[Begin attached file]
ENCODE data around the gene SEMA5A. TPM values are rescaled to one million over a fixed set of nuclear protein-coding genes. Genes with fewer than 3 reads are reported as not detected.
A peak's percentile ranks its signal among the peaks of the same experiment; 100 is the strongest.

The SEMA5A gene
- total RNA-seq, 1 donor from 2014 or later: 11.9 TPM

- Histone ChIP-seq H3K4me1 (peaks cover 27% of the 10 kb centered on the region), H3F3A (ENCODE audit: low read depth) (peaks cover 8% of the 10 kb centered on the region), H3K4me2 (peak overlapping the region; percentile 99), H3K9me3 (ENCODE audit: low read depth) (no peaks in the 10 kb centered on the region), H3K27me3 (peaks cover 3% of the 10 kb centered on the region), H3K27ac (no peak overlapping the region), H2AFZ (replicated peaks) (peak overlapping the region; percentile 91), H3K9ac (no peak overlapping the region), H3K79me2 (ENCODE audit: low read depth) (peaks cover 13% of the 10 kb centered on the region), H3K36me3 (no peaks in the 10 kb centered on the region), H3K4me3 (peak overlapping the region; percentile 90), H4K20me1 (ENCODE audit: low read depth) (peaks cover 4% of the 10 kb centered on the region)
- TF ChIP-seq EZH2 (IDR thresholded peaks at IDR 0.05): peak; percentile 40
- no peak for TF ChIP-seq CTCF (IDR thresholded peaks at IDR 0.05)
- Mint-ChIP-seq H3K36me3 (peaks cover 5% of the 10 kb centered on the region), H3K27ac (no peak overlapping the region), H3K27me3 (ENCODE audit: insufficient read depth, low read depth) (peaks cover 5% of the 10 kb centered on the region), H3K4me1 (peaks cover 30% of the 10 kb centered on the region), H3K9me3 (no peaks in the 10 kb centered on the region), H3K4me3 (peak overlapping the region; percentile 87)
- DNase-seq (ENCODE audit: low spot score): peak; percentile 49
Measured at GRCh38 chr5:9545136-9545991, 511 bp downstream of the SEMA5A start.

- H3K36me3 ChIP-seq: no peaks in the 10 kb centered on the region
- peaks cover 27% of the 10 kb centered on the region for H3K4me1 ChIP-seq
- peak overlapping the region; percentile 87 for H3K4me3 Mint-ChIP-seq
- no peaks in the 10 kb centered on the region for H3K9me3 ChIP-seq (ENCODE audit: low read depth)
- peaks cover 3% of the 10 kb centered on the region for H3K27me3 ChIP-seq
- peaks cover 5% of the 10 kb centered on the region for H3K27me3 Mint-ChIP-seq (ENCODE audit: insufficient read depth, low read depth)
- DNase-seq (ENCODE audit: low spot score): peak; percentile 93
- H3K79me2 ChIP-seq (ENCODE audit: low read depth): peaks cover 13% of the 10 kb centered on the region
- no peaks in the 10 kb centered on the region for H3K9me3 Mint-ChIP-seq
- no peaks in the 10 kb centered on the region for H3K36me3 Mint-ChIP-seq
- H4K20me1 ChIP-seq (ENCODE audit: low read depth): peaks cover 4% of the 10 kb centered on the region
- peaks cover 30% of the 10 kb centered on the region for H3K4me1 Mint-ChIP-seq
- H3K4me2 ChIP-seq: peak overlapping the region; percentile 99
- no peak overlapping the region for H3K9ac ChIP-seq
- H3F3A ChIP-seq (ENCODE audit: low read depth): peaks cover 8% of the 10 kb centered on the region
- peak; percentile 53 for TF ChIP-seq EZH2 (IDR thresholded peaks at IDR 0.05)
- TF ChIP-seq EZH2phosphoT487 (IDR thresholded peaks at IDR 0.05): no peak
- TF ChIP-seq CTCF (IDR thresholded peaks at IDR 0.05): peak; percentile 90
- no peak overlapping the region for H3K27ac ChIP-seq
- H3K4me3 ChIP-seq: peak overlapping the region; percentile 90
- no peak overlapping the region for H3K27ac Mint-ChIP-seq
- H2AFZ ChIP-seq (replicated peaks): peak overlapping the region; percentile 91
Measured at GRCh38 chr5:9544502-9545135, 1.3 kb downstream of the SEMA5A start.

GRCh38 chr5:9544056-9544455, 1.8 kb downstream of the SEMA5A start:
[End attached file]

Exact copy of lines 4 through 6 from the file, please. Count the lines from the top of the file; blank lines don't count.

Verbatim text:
- total RNA-seq, 1 donor from 2014 or later: 11.9 TPM

- Histone ChIP-seq H3K4me1 (peaks cover 27% of the 10 kb centered on the region), H3F3A (ENCODE audit: low read depth) (peaks cover 8% of the 10 kb centered on the region), H3K4me2 (peak overlapping the region; percentile 99), H3K9me3 (ENCODE audit: low read depth) (no peaks in the 10 kb centered on the region), H3K27me3 (peaks cover 3% of the 10 kb centered on the region), H3K27ac (no peak overlapping the region), H2AFZ (replicated peaks) (peak overlapping the region; percentile 91), H3K9ac (no peak overlapping the region), H3K79me2 (ENCODE audit: low read depth) (peaks cover 13% of the 10 kb centered on the region), H3K36me3 (no peaks in the 10 kb centered on the region), H3K4me3 (peak overlapping the region; percentile 90), H4K20me1 (ENCODE audit: low read depth) (peaks cover 4% of the 10 kb centered on the region)
- TF ChIP-seq EZH2 (IDR thresholded peaks at IDR 0.05): peak; percentile 40